Malham cove natural history landscape illustration by Lizzie Harper Sciart and botanical illustrator

Malham Cove illustration in progress

At this point the landscape begins to look like a jigsaw, with the birds and flowers needing to be painted in, like the missing pieces.

More depth is added to the grass and plants in teh foreground, and the trunk of the tree the woodpecker is perched on gets painted.

Malham cove natural history landscape illustration by Lizzie Harper Sciart and botanical illustrator

Malham Cove illustration in progress

My favourite part of the process comes next, when I breathe a sigh of relief.  I get to start painting the birds.  Woodpeckers and wagtails appear in their painted landscape.

I also get the flowers painted, keeping the most detail for the plants closest to the front of the painting.

Malham cove natural history landscape illustration by Lizzie Harper Sciart and botanical illustrator

Malham Cove illustration in progress.

Malham cove natural history landscape illustration by Lizzie Harper Sciart and botanical illustrator

Here's a detail of the Green woodpecker on the floor which also shows my approach to the flowers at the bird's feet.

Next up are the birds in the sky, the kestrel and the peregrine.  The Peregrine first (as I prefer to lean on the space where the kestrel will appear instead of on a finished illustration.  I should point out that I always rest my painting hand on a sheet of paper to protect the painting or paper underneath.)

Malham cove natural history landscape illustration by Lizzie Harper Sciart and botanical illustrator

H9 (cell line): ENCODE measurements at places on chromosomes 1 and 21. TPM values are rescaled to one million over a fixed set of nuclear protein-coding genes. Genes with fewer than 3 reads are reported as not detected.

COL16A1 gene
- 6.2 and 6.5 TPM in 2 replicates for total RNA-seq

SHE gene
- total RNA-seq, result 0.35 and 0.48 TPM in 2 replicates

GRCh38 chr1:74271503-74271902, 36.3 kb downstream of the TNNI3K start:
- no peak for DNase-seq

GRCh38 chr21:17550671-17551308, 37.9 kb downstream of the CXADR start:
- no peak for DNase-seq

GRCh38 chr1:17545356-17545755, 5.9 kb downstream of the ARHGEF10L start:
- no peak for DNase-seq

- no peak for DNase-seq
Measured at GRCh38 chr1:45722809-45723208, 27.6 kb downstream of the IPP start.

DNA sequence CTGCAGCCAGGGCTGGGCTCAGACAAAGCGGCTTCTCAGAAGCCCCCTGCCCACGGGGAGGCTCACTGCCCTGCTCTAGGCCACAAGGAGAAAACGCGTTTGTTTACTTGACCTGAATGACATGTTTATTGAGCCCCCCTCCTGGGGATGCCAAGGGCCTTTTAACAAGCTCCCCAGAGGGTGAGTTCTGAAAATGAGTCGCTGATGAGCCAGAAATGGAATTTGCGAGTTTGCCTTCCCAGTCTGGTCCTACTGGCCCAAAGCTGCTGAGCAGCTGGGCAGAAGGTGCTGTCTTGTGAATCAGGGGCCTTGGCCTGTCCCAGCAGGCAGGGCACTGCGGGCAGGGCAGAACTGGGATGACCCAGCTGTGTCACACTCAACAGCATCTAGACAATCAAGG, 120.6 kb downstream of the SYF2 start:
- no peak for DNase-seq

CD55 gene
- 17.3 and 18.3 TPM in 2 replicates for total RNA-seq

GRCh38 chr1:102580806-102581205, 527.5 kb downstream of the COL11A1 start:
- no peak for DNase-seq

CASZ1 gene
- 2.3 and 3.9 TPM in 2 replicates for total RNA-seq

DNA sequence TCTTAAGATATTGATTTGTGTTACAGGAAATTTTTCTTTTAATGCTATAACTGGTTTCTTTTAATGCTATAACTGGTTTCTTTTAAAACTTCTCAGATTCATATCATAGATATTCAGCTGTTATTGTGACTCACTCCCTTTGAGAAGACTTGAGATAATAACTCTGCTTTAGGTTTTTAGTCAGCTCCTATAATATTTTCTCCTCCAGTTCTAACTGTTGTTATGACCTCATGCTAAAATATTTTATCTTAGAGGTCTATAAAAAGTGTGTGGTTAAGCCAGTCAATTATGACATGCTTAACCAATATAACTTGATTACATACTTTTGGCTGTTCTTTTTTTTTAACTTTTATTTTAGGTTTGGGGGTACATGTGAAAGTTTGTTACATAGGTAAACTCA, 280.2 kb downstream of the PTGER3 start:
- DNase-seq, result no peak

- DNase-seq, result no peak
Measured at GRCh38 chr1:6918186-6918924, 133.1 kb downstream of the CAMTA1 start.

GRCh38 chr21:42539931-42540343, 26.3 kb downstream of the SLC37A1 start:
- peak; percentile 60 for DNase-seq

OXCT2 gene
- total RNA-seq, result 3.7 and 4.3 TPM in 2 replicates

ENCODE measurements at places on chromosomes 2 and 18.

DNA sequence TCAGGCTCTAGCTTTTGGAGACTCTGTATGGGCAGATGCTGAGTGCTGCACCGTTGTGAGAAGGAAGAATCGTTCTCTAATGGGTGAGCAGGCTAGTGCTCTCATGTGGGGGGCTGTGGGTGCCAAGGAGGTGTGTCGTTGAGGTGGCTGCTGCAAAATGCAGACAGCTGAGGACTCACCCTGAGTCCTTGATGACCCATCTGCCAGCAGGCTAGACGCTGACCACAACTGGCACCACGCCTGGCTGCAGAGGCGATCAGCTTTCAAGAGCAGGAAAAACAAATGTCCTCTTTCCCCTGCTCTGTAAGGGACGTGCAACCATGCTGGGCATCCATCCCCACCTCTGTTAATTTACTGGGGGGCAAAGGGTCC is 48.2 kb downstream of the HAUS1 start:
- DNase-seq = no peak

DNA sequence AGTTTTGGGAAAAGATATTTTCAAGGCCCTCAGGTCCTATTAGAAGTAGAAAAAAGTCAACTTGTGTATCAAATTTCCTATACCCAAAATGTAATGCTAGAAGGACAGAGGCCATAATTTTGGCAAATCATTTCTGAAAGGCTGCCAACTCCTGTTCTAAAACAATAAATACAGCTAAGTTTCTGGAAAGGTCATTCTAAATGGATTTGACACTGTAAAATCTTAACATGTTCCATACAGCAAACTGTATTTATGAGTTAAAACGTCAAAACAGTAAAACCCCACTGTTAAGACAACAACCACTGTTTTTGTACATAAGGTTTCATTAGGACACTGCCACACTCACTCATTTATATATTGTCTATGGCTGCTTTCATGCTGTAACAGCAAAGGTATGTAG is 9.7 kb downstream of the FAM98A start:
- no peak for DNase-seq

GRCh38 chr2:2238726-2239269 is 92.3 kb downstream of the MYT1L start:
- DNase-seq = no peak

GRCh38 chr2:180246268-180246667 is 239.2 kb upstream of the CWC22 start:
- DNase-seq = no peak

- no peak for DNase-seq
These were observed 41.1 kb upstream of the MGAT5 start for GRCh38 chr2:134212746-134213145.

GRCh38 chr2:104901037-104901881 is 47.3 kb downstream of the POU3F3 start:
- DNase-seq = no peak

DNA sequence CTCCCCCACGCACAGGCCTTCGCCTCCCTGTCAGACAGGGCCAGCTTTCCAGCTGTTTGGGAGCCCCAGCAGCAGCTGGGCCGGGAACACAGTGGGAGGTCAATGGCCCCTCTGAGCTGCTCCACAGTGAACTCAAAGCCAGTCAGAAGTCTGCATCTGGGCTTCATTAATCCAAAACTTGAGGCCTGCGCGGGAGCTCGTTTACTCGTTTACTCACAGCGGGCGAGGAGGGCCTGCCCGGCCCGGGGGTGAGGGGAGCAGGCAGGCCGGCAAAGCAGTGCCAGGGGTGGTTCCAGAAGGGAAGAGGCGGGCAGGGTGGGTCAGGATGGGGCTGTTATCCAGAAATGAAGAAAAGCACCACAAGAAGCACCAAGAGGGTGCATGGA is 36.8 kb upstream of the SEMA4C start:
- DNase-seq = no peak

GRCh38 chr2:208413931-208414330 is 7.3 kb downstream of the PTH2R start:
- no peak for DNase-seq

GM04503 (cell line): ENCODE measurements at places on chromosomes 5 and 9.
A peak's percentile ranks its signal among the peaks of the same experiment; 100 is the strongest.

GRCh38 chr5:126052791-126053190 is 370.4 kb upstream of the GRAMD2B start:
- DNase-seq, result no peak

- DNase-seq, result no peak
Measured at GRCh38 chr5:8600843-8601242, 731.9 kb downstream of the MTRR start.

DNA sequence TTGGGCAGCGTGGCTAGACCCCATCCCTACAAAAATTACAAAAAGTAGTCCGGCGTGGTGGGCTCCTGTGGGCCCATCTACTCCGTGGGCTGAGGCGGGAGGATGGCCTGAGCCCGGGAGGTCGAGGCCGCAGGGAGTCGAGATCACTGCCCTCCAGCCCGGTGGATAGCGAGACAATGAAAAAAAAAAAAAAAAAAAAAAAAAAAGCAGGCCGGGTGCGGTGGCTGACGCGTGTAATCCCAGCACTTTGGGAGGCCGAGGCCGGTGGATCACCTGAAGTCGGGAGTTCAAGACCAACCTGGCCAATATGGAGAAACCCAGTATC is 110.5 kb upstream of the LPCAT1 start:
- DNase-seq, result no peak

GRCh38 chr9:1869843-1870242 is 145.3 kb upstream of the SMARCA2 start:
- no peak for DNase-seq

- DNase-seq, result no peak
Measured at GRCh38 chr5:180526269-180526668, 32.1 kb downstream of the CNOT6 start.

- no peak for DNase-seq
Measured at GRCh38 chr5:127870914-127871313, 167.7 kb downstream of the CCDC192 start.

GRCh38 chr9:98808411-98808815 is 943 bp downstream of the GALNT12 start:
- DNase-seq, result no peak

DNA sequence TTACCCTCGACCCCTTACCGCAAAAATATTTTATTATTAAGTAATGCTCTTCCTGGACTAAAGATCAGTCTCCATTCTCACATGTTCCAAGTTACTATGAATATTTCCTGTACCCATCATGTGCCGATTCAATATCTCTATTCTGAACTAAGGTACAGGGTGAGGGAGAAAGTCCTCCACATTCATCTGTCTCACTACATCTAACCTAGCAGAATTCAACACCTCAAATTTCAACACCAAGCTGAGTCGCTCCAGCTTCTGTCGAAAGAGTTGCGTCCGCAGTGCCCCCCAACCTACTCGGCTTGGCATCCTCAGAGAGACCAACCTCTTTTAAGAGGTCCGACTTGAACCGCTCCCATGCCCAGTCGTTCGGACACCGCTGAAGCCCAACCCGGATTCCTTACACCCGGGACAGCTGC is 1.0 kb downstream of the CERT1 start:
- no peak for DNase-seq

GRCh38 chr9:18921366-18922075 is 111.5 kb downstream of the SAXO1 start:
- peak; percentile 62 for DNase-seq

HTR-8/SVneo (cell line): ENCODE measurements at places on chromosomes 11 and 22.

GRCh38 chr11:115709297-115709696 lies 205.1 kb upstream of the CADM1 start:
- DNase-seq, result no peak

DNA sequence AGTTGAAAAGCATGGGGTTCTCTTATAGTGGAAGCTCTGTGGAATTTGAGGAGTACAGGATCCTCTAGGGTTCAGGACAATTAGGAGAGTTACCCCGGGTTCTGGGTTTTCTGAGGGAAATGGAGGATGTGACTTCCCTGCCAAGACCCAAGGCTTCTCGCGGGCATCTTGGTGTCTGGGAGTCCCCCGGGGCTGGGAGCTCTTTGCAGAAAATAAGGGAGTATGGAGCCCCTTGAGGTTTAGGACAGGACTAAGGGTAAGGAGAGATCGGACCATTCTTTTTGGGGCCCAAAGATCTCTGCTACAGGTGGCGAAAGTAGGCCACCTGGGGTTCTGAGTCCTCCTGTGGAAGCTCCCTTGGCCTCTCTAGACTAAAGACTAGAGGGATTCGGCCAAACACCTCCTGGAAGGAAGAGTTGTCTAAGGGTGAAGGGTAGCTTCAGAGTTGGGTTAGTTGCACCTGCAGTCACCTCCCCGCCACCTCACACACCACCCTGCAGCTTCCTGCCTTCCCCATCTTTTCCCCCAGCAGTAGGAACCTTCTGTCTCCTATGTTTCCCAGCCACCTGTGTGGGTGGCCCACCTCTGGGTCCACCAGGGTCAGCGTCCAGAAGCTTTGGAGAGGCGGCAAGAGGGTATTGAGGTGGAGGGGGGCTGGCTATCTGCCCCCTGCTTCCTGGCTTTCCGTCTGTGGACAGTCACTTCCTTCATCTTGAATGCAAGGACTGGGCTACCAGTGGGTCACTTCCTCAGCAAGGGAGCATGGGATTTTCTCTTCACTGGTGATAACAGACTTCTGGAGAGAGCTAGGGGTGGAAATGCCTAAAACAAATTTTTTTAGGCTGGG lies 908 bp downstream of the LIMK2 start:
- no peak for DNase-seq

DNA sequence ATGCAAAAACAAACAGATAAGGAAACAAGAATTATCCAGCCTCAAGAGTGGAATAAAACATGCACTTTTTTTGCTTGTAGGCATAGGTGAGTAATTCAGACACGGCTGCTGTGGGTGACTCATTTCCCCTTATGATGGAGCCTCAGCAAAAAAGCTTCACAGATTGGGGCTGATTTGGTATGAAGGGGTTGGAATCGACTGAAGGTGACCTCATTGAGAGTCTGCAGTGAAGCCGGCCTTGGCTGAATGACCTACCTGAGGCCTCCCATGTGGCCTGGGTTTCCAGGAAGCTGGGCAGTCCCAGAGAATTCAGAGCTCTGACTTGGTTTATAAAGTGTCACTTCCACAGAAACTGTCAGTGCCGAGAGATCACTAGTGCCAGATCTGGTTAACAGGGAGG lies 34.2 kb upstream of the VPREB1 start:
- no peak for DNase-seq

Peregrine detail, flying infront of Malham Cove

Then the Kestrel gets plotted in.  Lots of blues and browns, and yellow ochre on the areas of white feathers.

Malham cove natural history landscape illustration by Lizzie Harper Sciart and botanical illustrator

The final thing to do is to empahsize the darks and lights in the forground.  I do this by adding purple and blue washes to the shadows.

Malham cove natural history landscape illustration by Lizzie Harper Sciart and botanical illustrator

Finished natural history illustration of Malham cove and associated bird species.

Here's another couple of details of the birds.

Malham cove natural history landscape illustration by Lizzie Harper Sciart and botanical illustrator

Green woodpecker on a tree

Here's a detail of the Grey wagtail (which also shows my approach to painting water, and where I've popped in the bright cadmium yellow of the Wagtail chest into the reflections in the watre).

Malham cove natural history landscape illustration by Lizzie Harper Sciart and botanical illustrator

Grey wagtail in front of Malham Cove.

Due to the massive size of this landscape, it was a tough job.  However, it was hugely enjoyable, and the sense of relief when I got it completed without having messed it all up was enormous!

 

On another topic entirely, I'm afraid I've had to turn off the "comments" button on my blogs due to spamming.  If you would like to give any comments or feedback, please do so on my Facebook page or Twitter account or email me at lizzieharper@tinyworld.co.uk.  Many many thanks; and apologies.